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Bills easing restrictions on bingo moving through legislature

  

JEFFERSON CITY — Legislators have been trying for years to ease restrictions on bingo and once again, bills are moving through the Missouri General Assembly to that effect.

The week, the House approved both a bill and a proposed constitutional amendment that would remove some of the unnecessary regulations that currently exist for bingo games in Missouri. The changes are meant to ease the burden for charitable organizations that use bingo games to raise funds. Sen. Gary Romine has introduced similar legislation in the Senate.

HB 1484 and HJR 59 — both sponsored by Rep. Wanda Brown — would both reduce the time the of membership to operate a bingo game. Because of laws passed decades ago to combat organized crime in all forms of gambling, a volunteer at a local VFW or Knights of Columbus hall must work regularly for 2 years for the organization before he or she can run the local bingo night. The legislation would reduce the time required to six months. The measures approved by the House would also remove the statutory restrictions on the advertisement of bingo.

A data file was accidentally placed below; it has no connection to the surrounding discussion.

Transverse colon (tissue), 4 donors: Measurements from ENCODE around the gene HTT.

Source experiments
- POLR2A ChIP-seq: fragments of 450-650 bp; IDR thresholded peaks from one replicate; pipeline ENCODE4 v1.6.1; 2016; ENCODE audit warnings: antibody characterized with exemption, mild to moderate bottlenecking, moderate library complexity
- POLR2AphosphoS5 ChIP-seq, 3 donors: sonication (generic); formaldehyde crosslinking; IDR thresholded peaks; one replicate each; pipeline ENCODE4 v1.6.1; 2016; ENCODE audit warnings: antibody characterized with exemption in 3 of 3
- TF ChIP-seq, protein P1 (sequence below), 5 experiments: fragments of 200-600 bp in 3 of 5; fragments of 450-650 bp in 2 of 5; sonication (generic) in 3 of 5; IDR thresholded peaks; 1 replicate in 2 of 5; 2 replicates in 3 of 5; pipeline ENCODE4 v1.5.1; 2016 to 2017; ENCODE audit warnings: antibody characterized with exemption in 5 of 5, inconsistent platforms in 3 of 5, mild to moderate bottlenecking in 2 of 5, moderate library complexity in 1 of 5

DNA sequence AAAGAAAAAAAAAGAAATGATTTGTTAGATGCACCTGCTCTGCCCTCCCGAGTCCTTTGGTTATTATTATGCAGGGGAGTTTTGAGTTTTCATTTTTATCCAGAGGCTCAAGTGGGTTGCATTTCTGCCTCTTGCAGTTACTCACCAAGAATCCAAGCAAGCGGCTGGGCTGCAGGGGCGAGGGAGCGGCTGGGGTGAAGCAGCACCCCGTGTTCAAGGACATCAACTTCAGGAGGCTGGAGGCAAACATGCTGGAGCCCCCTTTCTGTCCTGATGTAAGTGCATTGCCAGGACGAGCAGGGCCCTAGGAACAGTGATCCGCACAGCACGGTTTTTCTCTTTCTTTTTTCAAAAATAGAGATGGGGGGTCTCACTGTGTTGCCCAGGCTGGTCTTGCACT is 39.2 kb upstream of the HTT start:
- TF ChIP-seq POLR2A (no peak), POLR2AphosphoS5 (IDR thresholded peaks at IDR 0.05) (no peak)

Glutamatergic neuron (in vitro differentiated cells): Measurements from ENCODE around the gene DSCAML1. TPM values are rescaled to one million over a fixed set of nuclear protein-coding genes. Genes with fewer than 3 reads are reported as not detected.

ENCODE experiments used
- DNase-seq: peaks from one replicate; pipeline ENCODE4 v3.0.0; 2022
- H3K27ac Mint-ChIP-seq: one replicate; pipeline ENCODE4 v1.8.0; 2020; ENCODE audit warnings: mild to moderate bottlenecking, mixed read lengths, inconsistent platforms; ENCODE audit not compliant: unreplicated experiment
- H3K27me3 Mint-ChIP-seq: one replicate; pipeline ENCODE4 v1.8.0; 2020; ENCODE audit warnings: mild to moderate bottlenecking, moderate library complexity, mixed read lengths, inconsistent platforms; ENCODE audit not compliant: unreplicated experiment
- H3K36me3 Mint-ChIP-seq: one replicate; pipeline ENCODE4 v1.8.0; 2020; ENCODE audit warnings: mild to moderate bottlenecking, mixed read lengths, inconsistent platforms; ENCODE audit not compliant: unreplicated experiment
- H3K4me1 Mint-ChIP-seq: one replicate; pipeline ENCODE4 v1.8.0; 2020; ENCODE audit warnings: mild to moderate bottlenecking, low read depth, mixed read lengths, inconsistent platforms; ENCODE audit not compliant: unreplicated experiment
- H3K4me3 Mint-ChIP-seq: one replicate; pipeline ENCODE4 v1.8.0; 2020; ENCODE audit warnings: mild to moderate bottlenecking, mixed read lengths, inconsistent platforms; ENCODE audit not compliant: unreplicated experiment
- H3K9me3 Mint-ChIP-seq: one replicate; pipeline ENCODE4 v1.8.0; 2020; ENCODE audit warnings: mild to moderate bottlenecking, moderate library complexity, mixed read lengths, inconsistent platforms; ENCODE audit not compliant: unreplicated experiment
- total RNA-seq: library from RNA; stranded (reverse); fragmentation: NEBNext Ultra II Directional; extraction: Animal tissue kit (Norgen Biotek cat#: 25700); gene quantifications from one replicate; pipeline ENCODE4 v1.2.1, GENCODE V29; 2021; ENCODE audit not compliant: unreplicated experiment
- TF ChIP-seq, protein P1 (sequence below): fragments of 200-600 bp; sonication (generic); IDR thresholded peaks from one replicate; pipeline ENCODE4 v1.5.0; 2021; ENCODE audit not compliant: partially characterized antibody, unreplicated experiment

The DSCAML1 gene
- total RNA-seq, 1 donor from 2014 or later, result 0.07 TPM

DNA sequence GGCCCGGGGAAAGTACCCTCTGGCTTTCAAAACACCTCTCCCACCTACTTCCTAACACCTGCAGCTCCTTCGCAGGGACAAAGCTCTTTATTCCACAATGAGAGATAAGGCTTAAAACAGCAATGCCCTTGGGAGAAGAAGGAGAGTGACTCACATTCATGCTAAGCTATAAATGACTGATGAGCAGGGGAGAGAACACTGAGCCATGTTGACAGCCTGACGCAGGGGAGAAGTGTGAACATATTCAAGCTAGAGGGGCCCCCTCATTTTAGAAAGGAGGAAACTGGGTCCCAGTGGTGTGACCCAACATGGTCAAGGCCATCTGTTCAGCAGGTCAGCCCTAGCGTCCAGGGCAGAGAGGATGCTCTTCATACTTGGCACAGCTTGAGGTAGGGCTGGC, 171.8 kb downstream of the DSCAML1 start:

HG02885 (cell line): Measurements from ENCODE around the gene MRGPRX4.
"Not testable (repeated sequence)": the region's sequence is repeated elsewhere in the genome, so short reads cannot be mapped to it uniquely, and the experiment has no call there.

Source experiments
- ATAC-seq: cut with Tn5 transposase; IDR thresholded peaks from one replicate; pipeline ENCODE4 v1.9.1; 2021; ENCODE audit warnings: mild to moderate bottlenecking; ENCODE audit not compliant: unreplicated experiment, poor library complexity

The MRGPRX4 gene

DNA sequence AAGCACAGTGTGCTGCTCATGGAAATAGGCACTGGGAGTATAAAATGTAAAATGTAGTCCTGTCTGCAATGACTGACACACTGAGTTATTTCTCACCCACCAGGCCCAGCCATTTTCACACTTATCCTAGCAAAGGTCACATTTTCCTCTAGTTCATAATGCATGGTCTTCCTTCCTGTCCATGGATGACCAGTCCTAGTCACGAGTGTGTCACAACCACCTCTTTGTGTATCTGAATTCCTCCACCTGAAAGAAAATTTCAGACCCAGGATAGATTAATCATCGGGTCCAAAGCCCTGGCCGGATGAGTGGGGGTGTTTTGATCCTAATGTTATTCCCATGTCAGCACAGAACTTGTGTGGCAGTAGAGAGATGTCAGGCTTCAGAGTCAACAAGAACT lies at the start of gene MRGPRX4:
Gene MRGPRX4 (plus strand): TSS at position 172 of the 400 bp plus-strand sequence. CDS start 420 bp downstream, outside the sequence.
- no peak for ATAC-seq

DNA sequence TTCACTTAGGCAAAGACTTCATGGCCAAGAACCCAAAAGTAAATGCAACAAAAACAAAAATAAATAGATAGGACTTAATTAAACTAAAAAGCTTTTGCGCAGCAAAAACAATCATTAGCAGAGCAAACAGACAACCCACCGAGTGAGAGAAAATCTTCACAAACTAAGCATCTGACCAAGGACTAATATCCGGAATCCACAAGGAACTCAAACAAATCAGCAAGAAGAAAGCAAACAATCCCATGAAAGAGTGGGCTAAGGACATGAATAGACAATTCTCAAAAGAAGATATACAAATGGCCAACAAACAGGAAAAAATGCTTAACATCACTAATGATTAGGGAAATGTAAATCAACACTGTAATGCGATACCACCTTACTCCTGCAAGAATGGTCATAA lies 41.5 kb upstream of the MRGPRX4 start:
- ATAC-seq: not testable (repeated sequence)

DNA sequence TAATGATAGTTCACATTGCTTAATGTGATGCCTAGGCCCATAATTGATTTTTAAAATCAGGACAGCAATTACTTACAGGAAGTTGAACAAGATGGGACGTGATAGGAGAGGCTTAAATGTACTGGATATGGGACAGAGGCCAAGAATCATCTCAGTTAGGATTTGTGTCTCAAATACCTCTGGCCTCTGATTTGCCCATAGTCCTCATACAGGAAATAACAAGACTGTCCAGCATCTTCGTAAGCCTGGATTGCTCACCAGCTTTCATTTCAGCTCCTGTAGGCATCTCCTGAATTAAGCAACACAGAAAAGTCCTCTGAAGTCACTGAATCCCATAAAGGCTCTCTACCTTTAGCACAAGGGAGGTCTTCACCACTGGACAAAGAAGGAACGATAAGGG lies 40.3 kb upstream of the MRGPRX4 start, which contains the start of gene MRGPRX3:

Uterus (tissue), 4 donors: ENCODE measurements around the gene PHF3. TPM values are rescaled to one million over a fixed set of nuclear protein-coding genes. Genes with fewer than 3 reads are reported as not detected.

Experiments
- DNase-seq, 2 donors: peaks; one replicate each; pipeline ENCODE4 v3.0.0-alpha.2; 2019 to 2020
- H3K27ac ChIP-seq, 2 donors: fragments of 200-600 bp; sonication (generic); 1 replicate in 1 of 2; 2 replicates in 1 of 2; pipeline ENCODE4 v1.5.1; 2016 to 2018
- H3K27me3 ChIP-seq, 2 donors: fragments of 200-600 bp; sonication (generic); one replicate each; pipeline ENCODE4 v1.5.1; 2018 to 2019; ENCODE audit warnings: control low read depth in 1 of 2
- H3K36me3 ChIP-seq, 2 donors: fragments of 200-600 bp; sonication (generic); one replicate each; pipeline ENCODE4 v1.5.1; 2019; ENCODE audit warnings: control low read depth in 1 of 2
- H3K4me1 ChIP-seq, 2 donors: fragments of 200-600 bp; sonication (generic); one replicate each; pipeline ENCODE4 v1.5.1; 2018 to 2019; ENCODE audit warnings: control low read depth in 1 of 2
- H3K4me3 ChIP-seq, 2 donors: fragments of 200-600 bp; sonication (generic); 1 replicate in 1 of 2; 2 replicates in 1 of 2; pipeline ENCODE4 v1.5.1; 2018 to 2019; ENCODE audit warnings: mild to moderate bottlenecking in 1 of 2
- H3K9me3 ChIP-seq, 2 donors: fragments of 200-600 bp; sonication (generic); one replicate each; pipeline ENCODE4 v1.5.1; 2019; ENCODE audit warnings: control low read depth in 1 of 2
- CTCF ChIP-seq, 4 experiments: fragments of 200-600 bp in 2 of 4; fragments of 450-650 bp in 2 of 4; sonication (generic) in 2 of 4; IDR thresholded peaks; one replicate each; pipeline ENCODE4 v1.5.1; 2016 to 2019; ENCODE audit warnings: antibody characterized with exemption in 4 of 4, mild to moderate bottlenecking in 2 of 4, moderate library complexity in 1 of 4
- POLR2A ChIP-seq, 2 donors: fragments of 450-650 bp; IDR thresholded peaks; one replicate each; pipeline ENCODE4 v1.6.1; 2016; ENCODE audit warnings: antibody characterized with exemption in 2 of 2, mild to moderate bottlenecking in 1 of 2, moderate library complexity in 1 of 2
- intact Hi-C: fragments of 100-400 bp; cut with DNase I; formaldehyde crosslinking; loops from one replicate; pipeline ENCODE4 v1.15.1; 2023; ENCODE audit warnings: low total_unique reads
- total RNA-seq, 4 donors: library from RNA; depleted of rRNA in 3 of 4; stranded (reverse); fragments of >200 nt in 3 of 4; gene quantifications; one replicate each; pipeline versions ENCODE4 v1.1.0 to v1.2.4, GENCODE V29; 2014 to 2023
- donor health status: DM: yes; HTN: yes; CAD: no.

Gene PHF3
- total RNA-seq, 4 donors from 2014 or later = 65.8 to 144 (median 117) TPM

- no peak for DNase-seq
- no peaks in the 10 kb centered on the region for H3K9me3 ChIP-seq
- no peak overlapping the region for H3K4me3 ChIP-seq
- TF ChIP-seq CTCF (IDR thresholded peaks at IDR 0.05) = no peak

“As ranking member of the general laws committee for the last four years, I’ve got the opportunity to the bingo bill,” Rep. Jon Carpenter said before the House vote. “We get to do it twice every year.”

Since bingo is part of the Missouri Constitution, to change the membership requirement, a statutory change and constitutional amendment are necessary. For the change to the constitution, the voters would have to give their approval.

“Historically, I have opposed the bingo bill because I am skeptical of asking the voters of Missouri to vote on a constitutional amendment,” Carpenter said. “But this year I am going to speak in favor of HJR 59 and vote yes. And am hoping with my newly acquired support that the bill is able to actually pass this year and we don’t have to continue talking about it in the future.”

This change has been tried before. In fact, voters have already rejected this twice — most recently in 2000 — a point Rep. Tracy McCreery brought up during perfection of the bills.

However, supporters are optimistic that with some distribution of information and education, voters will approve of rolling back the restrictions on bingo games.

“This is no bingo gone wild,” according to Brown, who says this will ease some burdens on charitable organization who raise some funds through bingo games.

The change was promoted as taking “pressure off of older members who are the only ones qualified to run games under current law, and would allow newer, more active members to participate in their operation.”